I’ve talked before about the problems with project teams and project funding. To summarise:
So what’s the answer?
Traditional software delivery is done with project teams, usually in a matrix structure. That means that people report to both a line manager (who is usually a leader of people with the same skillset, e.g. testers report into a test manager) and a project manager (who will have a bunch of people from different skills and capabilities reporting into the project they are running). The line manager does the “people management” stuff (i.e. career development, succession planning, leave, performance, etc.), and the project manager does the “work management” stuff (tracking scope, risks, issues, money, etc).
This might seem sensible but it has big problems:
The solution is to use something like the Spotify model, where you have tribes and guilds.
Tribes are product / feature / capability teams. A small cross-functional team that looks after the end-to-end delivery and management of a specific product or part of a product. Guilds are a collection of people who all share a similar set of skills and interests: e.g. database or iOS development or product management. Guilds have chapter leads who are basically people responsible for improving the overall performance of the people in the guild. But they are not part of a particular tribe or responsible for feature development.
This is a win-win situation: you can build up dedicated teams responsible for the long-term ownership of a product or feature, but you also have communities of professionals with specific skills and interests, headed by what are really “practice leads”.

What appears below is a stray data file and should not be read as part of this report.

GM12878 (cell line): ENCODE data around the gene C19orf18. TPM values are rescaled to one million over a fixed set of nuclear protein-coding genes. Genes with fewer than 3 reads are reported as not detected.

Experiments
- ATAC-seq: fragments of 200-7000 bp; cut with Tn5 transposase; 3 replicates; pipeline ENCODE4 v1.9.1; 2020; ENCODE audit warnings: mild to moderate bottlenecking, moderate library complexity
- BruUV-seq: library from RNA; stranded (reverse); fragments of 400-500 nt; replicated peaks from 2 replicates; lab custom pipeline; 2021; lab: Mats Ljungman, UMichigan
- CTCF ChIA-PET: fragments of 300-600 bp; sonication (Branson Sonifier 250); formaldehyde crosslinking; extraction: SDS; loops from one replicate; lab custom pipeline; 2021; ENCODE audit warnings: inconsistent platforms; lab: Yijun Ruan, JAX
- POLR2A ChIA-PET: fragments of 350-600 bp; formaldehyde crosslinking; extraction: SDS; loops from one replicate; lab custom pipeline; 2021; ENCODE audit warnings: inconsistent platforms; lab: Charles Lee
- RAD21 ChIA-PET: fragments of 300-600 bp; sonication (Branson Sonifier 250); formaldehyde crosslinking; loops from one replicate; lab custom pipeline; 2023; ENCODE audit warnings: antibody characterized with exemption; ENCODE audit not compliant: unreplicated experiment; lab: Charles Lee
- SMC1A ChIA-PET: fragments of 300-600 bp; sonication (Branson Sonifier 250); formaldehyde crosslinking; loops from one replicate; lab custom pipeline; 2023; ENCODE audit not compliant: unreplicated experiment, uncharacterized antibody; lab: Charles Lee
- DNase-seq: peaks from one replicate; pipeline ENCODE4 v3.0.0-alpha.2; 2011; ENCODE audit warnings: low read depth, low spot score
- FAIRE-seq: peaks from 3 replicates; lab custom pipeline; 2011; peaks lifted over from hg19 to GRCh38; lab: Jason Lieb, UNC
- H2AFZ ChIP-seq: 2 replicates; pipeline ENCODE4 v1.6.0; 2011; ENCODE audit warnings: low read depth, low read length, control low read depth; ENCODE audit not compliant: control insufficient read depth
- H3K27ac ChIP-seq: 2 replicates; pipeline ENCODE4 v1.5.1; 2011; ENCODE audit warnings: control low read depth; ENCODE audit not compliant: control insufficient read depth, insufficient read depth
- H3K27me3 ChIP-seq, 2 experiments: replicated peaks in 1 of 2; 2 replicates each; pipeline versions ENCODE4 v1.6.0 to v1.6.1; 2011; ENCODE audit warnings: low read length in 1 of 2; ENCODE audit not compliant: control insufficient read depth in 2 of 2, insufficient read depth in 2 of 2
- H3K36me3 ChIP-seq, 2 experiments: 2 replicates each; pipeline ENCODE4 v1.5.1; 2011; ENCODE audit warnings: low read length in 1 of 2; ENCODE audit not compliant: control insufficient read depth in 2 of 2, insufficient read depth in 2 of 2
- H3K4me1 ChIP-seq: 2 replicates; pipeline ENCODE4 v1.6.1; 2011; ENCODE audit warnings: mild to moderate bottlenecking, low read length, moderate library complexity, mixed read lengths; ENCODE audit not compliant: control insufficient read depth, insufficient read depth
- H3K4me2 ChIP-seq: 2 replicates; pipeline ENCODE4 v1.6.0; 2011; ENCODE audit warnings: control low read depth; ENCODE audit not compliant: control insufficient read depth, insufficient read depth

So that’s the organizational structure side of things. What about funding?
Traditionally, IT work is done as part of project budgeting, a process where funding is released for one or more projects over the course of a financial year. This is a terrible system for a number of reasons:
Agile product funding to the rescue!
I propose a simple system where small cross-functional teams are assigned to workstreams that have a continuous flow model of funding.
There are four funding decisions that can be made: Seed, Fund, Retire, and Kill.
A team is given funding for three sprints, to build up a prototype or MVP and gather learnings. These learnings can inform subsequent decisions (likely either Fund or Kill).
A team is given funding for two sprints of work on the feature, to maintain and extend it. Over time, the proportion of activity spent on maintenance versus new development will gradually shift. I think two sprints is fair because having a team constantly living one sprint away from running out of funding is tough. It can often take a sprint to wind-down, retire and hand over a feature. I talk more about this below.
If a product owner feels it is no longer worth adding new features to a product or capability, but it is worth keeping around, they can choose to retire it. It means basically switching to a maintenance mode. Ideally, the team that built it should still own it. They will just have to factor in 10% or 20% or whatever of their time to keeping it running, fixing incidents, and so on. So it will require some funding but a lot less. It can also be handed over to a production support team, but that is generally an unhappy situation.
This is the final decision to shut a product down; no more funding. Keep in mind though that killing itself is work with a non-zero cost and should generally take at least a sprint (change management, comms, data cleanup, retiring domains, etc). A lot of organizations forget this and leave things in a horrible half-dead state. Kill it properly!
The senior product owners should be working with all product owners in their portfolio to continually review their products. The process is to continuously monitor and forecast the value of these products and to put together a set of decisions for each sprint to seed, fund, retire or kill. Obviously, if a team moves into Kill mode, it will become freed up to Seed the next sprint. So there should ideally be a backlog of product ideas that teams can move on to at relatively short notice.
This is the first article I’ve written on this topic, and it’s a hard one. There is also not much material on this topic, so I’m figuring this out in my head as I go.
If you have ideas or questions, please send them my way. I will probably revisit this article as I figure more of this out.